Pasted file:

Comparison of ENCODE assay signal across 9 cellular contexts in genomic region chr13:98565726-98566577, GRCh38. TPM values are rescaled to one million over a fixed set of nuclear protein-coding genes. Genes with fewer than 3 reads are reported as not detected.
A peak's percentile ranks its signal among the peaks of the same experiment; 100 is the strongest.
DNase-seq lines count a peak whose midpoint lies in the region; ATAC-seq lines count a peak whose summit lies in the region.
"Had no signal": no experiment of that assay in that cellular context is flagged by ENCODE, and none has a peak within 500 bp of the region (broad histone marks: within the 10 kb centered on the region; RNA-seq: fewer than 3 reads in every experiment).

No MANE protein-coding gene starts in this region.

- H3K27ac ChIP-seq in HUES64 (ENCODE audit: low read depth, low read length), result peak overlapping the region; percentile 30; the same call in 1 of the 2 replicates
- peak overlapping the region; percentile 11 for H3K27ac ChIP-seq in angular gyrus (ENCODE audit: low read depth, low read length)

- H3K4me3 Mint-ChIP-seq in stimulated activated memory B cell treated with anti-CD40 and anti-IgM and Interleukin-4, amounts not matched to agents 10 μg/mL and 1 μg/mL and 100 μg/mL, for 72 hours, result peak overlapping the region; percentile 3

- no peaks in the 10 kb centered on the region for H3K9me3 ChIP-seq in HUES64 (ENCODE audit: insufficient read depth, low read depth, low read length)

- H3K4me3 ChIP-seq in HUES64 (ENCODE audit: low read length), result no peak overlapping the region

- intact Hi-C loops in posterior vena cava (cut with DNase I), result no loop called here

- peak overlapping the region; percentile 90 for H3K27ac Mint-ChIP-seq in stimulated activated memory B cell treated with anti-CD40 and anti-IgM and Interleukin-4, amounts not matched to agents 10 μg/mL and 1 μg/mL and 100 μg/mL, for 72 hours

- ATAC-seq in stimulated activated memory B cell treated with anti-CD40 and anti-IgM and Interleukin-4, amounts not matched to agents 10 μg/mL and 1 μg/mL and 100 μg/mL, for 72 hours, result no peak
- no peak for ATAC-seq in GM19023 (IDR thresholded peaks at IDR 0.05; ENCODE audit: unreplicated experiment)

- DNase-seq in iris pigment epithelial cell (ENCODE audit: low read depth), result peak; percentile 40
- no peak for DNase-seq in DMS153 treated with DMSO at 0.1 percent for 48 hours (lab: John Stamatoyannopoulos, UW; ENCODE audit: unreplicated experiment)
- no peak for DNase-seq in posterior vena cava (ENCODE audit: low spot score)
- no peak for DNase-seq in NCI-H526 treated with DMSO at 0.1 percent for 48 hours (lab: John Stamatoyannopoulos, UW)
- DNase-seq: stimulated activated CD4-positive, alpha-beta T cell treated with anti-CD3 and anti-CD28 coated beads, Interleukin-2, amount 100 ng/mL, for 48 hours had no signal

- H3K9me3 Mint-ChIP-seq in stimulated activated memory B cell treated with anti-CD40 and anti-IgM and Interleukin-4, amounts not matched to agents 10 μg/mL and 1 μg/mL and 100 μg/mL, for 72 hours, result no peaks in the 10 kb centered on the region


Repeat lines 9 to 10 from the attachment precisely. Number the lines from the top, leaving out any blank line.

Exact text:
- no peaks in the 10 kb centered on the region for H3K9me3 ChIP-seq in HUES64 (ENCODE audit: insufficient read depth, low read depth, low read length)

- H3K4me3 ChIP-seq in HUES64 (ENCODE audit: low read length), result no peak overlapping the region